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Dracula's Guest
     

Dracula's Guest

4.0 6
by Bram Stoker
 

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From the creator of Dracula comes these two dark tales of the macabre. In Dracula's Guest an English tourist, ignoring the warning of the locals, goes for a walk through the Bavarian countryside. In a long-abandoned graveyard, he finds himself caught in a bizzare storm and stumbles upon a mysterious woman seemingly asleep in her tomb. Is the timely rescue by a great

Overview

From the creator of Dracula comes these two dark tales of the macabre. In Dracula's Guest an English tourist, ignoring the warning of the locals, goes for a walk through the Bavarian countryside. In a long-abandoned graveyard, he finds himself caught in a bizzare storm and stumbles upon a mysterious woman seemingly asleep in her tomb. Is the timely rescue by a great wolf mere good fortune or the supernatural act of the mysterious count who has ordered that he be looked after? In The Squaw, a man who has cruelly treated a cat's litter gets his just desserts when the mother cat extracts her revenge.

Filled with spine-tingling tension and horror, these are two of Brain Stoker's finest tales of terror. Illustrated with 15 b&w drawings by Eric Shanower.

Product Details

ISBN-13:
9781471626548
Publisher:
Lulu.com
Publication date:
02/07/2012
Sold by:
LULU PRESS
Format:
NOOK Book
File size:
579 KB

Meet the Author

Abraham "Bram" Stoker (8 November 1847 - 20 April 1912) was an Irish author, best known today for his 1897 Gothic novel Dracula. During his lifetime, he was better known as the personal assistant of actor Henry Irving and business manager of the Lyceum Theatre in London, which Irving owned.

Stoker became interested in the theatre while a student through his friend Dr. Maunsell. He became the theatre critic for the Dublin Evening Mail, co-owned by the author of Gothic tales Sheridan Le Fanu. Theatre critics were held in low esteem, but he attracted notice by the quality of his reviews. In December 1876, he gave a favourable review of Henry Irving's Hamlet at the Theatre Royal in Dublin.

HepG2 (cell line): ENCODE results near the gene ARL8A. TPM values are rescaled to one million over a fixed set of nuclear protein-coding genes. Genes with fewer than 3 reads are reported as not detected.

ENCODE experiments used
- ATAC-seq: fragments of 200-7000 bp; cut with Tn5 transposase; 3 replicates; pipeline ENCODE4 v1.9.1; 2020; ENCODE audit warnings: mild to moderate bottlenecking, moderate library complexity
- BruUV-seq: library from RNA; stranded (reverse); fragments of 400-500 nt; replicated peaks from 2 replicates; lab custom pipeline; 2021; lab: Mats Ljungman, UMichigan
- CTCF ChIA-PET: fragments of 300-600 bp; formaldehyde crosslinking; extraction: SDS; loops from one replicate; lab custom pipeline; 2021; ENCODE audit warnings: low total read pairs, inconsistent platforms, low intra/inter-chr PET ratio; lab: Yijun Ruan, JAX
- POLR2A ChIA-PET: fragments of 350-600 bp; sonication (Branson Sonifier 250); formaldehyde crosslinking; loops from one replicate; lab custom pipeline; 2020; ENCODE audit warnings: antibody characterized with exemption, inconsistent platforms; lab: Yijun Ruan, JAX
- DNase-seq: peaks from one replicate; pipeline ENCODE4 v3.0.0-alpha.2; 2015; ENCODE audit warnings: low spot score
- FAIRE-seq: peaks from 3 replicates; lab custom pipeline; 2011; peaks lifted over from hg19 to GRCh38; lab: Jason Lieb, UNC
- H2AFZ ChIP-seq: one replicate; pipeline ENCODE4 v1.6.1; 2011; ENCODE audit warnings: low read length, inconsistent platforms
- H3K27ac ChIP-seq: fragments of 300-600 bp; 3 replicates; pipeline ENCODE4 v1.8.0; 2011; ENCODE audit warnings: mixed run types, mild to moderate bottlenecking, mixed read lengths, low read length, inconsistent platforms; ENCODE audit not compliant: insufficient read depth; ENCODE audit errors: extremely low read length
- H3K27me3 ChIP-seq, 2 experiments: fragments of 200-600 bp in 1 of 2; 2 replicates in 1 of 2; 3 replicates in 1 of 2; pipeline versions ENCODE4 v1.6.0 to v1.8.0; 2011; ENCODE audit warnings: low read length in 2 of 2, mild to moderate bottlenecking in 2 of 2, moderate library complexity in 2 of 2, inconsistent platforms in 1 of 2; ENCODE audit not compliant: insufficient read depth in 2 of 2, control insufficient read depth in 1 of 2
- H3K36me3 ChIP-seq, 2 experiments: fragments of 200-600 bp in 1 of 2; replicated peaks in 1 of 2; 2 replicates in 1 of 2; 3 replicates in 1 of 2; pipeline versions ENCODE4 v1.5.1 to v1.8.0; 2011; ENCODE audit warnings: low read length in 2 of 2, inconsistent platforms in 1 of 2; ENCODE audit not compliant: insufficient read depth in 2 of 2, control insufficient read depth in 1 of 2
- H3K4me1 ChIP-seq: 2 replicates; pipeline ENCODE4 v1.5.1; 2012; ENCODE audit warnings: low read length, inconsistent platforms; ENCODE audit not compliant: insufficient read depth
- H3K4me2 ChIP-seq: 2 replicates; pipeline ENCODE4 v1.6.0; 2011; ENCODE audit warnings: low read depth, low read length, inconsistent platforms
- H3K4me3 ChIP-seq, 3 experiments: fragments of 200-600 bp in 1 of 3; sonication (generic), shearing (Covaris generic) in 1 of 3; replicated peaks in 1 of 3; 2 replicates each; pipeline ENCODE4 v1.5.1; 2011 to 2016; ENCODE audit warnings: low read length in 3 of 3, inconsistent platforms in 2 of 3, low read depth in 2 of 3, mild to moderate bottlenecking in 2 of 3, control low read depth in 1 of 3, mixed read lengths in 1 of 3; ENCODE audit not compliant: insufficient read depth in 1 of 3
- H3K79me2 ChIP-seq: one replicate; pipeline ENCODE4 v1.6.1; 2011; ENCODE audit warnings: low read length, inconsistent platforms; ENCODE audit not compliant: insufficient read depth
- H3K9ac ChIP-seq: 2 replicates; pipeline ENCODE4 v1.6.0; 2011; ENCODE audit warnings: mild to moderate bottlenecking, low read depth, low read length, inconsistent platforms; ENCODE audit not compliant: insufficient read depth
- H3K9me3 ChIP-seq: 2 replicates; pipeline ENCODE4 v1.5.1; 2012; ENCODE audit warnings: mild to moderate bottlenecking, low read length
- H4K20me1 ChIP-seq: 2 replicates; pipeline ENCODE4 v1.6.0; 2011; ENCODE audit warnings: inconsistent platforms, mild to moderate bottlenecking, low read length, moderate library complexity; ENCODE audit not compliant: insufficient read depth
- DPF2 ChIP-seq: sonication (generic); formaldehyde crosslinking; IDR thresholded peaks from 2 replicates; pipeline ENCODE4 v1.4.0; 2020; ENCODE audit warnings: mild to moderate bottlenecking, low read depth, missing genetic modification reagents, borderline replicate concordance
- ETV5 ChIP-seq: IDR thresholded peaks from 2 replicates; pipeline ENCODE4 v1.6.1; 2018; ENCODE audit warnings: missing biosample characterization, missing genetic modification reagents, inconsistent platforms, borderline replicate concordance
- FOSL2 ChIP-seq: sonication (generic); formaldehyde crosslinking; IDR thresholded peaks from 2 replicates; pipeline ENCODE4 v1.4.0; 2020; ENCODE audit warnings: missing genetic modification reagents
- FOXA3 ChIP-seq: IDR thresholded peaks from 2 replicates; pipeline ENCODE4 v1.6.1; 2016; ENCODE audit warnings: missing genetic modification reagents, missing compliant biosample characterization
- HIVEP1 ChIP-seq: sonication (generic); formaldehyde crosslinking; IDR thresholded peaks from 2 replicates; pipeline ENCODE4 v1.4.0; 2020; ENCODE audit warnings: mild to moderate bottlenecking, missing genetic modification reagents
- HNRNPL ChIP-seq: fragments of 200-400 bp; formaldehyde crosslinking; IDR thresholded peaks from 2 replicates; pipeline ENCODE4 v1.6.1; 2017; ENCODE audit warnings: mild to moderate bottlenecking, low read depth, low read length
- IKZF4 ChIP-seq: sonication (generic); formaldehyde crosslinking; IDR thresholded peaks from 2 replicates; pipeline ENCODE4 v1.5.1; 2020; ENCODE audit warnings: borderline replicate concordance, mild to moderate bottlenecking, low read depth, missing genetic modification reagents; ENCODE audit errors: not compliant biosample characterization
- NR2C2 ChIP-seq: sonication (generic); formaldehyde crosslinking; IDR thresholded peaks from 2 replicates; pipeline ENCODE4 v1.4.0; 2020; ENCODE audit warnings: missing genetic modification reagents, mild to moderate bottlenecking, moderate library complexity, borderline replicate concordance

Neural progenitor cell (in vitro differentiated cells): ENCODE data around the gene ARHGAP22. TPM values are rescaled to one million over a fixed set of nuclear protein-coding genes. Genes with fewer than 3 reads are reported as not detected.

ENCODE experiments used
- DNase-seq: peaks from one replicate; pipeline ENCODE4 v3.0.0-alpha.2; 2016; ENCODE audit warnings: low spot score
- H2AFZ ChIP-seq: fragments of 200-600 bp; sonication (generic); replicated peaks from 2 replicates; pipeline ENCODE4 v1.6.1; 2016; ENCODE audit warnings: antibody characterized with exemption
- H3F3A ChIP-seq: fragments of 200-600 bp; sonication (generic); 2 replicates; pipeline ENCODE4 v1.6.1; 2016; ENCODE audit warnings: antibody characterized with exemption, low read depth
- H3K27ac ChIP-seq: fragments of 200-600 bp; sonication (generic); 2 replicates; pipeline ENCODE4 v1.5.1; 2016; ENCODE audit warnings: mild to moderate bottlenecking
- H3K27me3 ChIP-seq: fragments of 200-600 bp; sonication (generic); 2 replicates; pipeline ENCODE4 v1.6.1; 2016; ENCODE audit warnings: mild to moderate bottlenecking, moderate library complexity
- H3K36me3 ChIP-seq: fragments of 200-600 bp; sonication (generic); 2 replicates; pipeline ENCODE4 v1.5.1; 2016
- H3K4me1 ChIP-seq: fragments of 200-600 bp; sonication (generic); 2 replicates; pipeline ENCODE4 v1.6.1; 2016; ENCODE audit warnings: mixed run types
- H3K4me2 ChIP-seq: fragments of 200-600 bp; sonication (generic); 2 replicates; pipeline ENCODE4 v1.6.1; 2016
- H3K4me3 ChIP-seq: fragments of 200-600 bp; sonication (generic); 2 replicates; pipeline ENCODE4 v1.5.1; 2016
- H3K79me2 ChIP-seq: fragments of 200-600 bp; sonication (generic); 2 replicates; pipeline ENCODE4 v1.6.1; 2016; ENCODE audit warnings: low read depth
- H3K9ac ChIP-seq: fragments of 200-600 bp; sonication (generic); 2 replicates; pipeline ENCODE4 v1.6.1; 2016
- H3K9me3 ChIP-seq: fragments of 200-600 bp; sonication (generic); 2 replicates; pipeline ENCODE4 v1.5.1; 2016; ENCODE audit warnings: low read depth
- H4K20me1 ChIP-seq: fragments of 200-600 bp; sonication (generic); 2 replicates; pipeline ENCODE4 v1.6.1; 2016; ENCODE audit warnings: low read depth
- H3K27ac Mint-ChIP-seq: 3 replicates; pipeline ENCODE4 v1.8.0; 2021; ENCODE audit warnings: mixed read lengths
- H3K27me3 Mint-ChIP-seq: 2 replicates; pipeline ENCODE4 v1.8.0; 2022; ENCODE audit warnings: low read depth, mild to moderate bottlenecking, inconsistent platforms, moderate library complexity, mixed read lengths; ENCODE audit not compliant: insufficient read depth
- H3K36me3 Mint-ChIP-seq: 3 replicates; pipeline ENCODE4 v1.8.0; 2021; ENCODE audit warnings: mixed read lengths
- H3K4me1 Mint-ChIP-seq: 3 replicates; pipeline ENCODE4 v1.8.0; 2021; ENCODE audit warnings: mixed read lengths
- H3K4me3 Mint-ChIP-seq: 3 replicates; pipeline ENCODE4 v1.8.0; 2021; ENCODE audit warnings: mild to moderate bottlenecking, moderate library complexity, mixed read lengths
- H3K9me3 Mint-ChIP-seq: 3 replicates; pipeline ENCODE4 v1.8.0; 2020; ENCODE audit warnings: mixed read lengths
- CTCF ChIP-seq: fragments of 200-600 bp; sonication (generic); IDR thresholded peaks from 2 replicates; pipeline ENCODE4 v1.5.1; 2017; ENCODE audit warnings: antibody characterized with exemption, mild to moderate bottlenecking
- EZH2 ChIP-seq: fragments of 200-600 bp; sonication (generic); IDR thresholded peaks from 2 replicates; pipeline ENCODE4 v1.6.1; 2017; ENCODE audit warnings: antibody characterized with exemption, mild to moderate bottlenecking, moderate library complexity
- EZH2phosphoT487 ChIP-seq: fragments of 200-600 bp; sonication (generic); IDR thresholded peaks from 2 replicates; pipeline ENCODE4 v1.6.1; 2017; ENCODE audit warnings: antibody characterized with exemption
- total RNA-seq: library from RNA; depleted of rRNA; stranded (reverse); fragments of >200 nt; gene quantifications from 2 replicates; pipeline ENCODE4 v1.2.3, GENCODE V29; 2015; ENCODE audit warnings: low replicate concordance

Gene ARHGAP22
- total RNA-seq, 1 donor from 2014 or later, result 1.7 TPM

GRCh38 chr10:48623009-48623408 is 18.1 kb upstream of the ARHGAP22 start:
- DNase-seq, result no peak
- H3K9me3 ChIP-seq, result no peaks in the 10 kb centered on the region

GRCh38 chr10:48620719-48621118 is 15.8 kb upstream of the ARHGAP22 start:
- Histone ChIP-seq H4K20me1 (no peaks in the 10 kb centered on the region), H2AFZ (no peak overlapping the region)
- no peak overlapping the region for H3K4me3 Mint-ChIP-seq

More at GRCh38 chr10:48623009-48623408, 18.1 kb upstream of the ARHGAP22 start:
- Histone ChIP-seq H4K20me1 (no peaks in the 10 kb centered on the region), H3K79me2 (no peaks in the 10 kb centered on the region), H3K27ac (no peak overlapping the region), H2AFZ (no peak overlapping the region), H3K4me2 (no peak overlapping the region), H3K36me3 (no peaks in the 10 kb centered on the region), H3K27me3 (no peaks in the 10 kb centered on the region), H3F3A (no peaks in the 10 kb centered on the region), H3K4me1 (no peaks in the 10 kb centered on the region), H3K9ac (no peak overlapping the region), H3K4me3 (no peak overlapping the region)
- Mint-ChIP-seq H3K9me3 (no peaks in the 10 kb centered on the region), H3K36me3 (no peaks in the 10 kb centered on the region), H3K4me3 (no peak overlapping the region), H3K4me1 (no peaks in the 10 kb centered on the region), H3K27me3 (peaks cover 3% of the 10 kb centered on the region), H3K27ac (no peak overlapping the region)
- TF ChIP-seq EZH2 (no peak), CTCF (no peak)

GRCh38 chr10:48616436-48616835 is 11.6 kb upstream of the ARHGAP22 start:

Stoker visited the English town of Whitby in 1890, and that visit is said to be part of the inspiration of his great novel Dracula. He began writing novels while manager for Henry Irving and secretary and director of London's Lyceum Theatre, beginning with The Snake's Pass in 1890 and Dracula in 1897.

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Dracula's Guest 4 out of 5 based on 0 ratings. 6 reviews.
Guest More than 1 year ago
Bram Stoker's Stories are quite similar. There are many characters that are also similar. They do the same things in 'Dracula's Guest', 'The Judge's Houe', and 'The Squaw'. They do not listen or think of what other people are trying to do for them. The other characters tried to help them, but they did not listen which caused tragedy. Bram Stoker based many of his characters on other characters that are the same.
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Anonymous More than 1 year ago
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Guest More than 1 year ago
In many of Bram Stoker's stories he has the same theme. I got the theme listen to what people tell you out of the stories. It made sense because in most of the stories like 'Dracula's Guest' and 'The Judge's House' there are characters that do not listen and should have listened to what people had told them.